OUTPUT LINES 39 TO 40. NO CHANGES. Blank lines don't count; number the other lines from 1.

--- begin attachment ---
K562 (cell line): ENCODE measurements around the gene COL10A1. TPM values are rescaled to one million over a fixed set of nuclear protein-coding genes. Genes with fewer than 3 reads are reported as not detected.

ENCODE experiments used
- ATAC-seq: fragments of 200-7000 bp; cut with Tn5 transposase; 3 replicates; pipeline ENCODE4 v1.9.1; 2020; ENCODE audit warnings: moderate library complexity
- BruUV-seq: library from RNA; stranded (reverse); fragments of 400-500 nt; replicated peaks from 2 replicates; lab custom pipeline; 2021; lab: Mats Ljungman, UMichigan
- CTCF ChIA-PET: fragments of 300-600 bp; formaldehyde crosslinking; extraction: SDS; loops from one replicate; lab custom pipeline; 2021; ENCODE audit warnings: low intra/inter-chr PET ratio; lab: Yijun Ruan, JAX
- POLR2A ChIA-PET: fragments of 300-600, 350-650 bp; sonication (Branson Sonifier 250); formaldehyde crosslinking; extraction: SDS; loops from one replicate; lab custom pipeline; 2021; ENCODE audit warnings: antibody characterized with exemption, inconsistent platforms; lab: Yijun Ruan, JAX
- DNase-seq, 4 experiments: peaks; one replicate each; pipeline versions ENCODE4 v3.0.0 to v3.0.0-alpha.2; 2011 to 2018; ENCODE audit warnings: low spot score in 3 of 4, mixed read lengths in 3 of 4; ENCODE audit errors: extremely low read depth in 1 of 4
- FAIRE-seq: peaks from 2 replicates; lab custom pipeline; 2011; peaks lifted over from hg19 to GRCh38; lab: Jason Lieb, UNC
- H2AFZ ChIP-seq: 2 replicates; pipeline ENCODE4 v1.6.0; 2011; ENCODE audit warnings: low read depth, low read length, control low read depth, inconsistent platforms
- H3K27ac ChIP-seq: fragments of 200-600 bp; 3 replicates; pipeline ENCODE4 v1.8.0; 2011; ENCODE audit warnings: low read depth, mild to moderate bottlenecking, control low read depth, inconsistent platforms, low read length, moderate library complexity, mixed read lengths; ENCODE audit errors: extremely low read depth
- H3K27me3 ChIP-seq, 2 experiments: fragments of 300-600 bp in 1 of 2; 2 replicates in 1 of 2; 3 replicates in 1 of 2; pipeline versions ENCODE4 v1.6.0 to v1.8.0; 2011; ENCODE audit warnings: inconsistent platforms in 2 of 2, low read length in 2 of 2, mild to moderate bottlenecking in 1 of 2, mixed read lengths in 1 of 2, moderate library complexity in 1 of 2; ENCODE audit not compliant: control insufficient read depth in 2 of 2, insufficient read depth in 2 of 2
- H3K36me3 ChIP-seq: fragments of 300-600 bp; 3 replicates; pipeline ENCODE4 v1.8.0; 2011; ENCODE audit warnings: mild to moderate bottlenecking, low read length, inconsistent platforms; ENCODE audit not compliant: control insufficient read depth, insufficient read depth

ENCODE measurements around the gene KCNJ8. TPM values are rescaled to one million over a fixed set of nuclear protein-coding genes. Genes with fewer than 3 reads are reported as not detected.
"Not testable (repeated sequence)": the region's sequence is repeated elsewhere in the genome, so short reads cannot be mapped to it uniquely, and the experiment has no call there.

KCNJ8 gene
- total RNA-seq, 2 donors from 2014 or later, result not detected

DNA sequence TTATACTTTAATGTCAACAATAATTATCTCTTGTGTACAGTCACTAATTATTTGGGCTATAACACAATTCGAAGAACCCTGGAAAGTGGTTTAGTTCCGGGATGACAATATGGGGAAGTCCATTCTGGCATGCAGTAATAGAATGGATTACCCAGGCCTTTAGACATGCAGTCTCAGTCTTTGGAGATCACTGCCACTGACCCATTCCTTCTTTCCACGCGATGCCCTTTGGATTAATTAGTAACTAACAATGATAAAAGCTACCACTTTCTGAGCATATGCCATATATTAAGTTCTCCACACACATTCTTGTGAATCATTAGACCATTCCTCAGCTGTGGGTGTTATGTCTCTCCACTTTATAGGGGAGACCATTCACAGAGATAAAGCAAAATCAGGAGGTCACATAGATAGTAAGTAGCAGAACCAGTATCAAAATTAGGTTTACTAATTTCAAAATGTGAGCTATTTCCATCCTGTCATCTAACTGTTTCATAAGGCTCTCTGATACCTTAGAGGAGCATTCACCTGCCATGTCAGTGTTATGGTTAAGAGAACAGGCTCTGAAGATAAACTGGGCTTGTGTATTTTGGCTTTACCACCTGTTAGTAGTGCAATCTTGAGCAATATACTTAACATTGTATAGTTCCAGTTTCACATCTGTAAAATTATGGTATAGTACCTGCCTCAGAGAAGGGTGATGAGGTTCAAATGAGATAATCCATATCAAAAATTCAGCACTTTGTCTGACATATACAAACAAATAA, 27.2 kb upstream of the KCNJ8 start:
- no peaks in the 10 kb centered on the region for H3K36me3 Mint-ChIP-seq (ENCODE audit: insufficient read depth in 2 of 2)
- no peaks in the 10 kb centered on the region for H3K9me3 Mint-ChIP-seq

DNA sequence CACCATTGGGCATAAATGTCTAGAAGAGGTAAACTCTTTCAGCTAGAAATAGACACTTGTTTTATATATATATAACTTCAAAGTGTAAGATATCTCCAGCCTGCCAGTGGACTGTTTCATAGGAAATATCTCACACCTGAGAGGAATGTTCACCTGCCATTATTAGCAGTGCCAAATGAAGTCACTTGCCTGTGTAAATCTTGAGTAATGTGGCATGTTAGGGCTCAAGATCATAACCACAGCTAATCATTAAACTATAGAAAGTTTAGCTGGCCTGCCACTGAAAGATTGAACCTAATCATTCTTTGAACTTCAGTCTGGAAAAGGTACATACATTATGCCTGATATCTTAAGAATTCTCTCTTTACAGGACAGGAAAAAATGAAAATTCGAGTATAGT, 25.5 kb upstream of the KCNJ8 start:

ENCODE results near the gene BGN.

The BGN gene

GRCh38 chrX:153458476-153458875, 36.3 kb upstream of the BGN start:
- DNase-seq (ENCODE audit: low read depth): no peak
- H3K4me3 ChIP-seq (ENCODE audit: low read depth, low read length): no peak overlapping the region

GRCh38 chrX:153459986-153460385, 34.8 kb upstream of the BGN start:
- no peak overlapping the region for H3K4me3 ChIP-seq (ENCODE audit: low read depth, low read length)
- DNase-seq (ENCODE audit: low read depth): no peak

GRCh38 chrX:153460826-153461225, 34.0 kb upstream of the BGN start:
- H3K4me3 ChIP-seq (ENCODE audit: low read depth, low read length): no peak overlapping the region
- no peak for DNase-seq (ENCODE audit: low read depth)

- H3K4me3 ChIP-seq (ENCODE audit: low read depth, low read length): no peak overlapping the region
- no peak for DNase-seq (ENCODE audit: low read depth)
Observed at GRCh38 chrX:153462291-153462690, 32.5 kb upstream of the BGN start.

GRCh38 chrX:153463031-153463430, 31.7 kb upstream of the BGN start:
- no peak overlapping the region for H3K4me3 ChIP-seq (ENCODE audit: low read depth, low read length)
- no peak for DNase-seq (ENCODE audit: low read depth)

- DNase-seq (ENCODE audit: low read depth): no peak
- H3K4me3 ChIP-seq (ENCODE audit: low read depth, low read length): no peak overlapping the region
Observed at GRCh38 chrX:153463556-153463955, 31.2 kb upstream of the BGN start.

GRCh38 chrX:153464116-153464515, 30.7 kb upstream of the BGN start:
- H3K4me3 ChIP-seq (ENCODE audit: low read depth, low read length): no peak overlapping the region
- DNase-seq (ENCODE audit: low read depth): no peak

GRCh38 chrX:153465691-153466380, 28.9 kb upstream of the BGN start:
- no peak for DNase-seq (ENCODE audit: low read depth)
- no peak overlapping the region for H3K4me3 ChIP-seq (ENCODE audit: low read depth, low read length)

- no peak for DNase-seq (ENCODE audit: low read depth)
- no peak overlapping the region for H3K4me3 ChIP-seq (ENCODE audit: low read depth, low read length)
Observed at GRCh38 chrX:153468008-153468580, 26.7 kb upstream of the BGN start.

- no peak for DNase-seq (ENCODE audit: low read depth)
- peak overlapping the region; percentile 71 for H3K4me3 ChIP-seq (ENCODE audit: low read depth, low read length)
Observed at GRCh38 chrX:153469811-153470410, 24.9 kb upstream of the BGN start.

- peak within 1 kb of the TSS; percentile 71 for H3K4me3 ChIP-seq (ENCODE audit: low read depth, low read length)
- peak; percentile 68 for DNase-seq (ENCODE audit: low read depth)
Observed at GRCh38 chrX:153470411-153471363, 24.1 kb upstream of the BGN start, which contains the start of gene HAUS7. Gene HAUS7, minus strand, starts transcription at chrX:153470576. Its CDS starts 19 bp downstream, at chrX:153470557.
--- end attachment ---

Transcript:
- H3K4me3 ChIP-seq (ENCODE audit: low read depth, low read length): no peak overlapping the region
Observed at GRCh38 chrX:153463556-153463955, 31.2 kb upstream of the BGN start.